Hegel rejects the noumena/phenomenical dichotomy developed by Kant in his transcendental idealism and replaces it with his idea of absolute idealism.
This is absolutely right, but the important point here is that Hegel in so doing is not rejecting the things Kant put into the noumenal; he's rejecting the idea that there needs to be such an absolute distinction. This is because he also rejects the Newtownian description of the world.
My language choice above is very intentional. For Hegel, Newtonian physics provides a description of the world, one that he thinks is quite wrong as far as descriptions go. There are several places where he thinks its wrong, some of which are on solid Kantian grounds.
First, for both Kant and Hegel, "world" is for mind rather than an out-there. For Kant, access to the out-there the thing-in-itself is severely proscribed or outright eliminated. And this is where noumenal freedom happens for Kant. For Hegel, spirit can know things as they actually are -- in part because what we discover is that what we know is what we think.
Second, Hegel doesn't buy into Newtonian physics because he thinks physics is not the best way to look at the world. Here, the section in question is a part called "The Object" which describes objects in three ways: (1) physical, (2) chemical, and (3) social. The point being that each higher layer better describes things as we know them. This doesn't deny the lower ways.
Third, Hegel seems to have something personal against Newton (there was a recent question on this).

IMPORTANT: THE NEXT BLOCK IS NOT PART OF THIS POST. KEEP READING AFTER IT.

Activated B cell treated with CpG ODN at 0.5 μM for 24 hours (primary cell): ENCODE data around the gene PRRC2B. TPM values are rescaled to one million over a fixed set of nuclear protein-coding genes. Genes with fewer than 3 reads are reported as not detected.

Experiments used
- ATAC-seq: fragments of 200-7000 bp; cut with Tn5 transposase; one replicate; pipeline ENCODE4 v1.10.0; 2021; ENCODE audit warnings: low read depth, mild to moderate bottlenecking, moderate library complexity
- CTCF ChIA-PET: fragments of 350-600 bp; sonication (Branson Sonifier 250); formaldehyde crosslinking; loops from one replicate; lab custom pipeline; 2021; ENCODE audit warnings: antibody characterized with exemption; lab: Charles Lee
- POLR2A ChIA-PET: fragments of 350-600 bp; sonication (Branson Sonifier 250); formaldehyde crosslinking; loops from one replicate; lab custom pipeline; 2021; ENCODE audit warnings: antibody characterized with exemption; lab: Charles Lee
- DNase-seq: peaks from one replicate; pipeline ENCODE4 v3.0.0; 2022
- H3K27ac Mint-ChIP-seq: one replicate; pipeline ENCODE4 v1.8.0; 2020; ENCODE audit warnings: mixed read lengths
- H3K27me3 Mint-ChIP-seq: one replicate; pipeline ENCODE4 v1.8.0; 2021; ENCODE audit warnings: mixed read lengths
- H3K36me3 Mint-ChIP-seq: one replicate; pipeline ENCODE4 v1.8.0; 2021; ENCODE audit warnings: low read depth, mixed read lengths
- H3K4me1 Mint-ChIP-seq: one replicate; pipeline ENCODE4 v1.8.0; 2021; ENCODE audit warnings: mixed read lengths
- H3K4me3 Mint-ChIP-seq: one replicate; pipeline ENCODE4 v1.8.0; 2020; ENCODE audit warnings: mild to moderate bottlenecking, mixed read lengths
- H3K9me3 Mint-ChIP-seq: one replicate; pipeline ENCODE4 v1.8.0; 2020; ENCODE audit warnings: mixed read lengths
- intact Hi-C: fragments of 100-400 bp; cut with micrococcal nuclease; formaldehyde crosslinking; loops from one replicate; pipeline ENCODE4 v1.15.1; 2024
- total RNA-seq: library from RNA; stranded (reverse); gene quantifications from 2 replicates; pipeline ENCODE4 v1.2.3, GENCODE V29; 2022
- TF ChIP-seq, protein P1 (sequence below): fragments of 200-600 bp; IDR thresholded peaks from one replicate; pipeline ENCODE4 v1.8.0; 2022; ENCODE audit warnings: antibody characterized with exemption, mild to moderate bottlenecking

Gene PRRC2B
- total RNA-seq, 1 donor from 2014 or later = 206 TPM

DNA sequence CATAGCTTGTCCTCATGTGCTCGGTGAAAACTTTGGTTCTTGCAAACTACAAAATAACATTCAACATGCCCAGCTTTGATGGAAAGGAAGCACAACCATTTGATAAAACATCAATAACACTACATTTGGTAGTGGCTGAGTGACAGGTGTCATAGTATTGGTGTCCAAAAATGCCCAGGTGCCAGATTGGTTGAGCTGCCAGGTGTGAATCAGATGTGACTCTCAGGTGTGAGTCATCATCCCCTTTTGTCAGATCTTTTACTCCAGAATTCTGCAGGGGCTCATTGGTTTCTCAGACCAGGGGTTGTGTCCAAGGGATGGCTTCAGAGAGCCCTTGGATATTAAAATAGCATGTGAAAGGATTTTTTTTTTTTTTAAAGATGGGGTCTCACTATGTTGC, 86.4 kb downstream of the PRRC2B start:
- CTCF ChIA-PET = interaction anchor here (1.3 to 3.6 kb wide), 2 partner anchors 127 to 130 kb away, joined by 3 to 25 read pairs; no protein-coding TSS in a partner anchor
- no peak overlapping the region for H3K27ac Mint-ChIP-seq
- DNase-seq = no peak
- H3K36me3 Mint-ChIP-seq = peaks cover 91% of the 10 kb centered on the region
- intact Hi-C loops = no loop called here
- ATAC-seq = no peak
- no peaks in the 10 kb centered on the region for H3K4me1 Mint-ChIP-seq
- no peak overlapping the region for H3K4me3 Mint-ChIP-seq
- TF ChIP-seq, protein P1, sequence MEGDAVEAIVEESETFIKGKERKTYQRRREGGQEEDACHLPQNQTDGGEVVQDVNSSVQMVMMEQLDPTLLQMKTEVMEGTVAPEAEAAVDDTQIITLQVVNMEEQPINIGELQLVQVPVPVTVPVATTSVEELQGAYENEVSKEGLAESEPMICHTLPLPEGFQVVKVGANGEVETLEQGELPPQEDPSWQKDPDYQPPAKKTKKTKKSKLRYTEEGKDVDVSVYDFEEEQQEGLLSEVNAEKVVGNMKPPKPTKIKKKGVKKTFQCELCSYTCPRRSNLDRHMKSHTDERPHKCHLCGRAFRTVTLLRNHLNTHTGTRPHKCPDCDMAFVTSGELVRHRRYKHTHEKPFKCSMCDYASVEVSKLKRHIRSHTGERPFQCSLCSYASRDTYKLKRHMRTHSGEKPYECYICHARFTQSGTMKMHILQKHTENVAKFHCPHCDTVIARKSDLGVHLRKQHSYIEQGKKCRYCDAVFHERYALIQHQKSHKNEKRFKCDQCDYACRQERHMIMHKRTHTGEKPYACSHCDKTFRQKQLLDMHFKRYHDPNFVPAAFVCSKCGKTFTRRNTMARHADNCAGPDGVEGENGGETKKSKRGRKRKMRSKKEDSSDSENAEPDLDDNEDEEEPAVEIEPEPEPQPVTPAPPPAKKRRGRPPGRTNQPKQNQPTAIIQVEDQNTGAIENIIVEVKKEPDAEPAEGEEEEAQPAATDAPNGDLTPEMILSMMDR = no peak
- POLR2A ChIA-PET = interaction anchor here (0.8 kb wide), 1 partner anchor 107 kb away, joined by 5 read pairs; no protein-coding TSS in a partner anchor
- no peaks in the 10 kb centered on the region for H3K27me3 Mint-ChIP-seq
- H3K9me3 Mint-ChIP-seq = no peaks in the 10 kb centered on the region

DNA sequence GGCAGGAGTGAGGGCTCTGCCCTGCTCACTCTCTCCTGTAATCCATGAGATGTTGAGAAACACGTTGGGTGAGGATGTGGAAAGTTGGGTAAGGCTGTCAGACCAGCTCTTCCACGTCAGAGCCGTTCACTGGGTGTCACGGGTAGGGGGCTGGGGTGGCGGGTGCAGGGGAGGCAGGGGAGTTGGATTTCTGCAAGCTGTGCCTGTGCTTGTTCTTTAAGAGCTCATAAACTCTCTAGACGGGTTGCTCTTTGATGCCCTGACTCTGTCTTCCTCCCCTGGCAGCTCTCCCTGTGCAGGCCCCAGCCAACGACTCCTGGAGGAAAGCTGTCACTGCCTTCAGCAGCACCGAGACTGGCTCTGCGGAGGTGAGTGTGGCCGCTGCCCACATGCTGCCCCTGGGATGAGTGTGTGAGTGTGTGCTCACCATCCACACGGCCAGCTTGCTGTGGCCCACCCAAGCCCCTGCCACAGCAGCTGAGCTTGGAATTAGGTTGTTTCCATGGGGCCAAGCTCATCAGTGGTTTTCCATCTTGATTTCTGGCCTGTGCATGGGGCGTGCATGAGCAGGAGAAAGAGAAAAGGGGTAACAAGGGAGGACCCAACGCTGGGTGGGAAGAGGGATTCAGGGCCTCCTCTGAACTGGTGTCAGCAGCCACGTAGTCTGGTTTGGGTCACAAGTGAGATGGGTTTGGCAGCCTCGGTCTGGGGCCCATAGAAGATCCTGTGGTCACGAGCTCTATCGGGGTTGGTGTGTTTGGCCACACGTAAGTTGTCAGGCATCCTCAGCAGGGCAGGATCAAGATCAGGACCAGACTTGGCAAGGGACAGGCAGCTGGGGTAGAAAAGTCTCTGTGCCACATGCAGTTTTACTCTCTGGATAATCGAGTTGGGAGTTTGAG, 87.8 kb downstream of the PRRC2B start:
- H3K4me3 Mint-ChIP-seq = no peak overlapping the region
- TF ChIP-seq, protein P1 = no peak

(1) Is hegelianism determistic at some point? Before the end of history? After? Both or none?
In modern language, Hegel's ethics would be considered compatibalist. Hegel thinks that the features of reason are determined but the rational use of will by spirit is free. This is basically the topic of Philosophy of Right. There's quite a few secondary sources on it like Aadrian Peperzaak's Modern Freedom, a volume by Thom Brookes, a volume by Dudley Knowles.
(2) If it is, how can Hegel make sense of an ethics under a deterministic worldview?
Hegel, like Kant, believes that moral action is action that accords with reason (For Kant, Groundwork, Critique of Practical Reason, Metaphysics of Morals, Religion). The difference is that Hegel's reason is in situ. He defends this account in several places (arguably) including around section 540 or so Phenomeology and as the central topic of Natural Law and again in Philosophy of Right.
But see above, the determinism he believes in accepts that physics can explain lots of things, accepts that reason decides right and wrong, accepts that we (as spirit) engage in reason over time and refine our understanding of right and wrong.
The process of refinement for Hegel happens in time.
(3) If it isn't, how does Hegel overcomes the deterministic Newtonian paradigm of the world without the noumena?
By rejecting the Newtonian description as a complete description of the world. Going back to "The Object" section mentioned above, Hegel argues that understanding the world as just physics is a bad understanding of the world and abstract in that it fails to understand the reality of chemical and social objects or the chemical and social aspects of the objects mind encounters.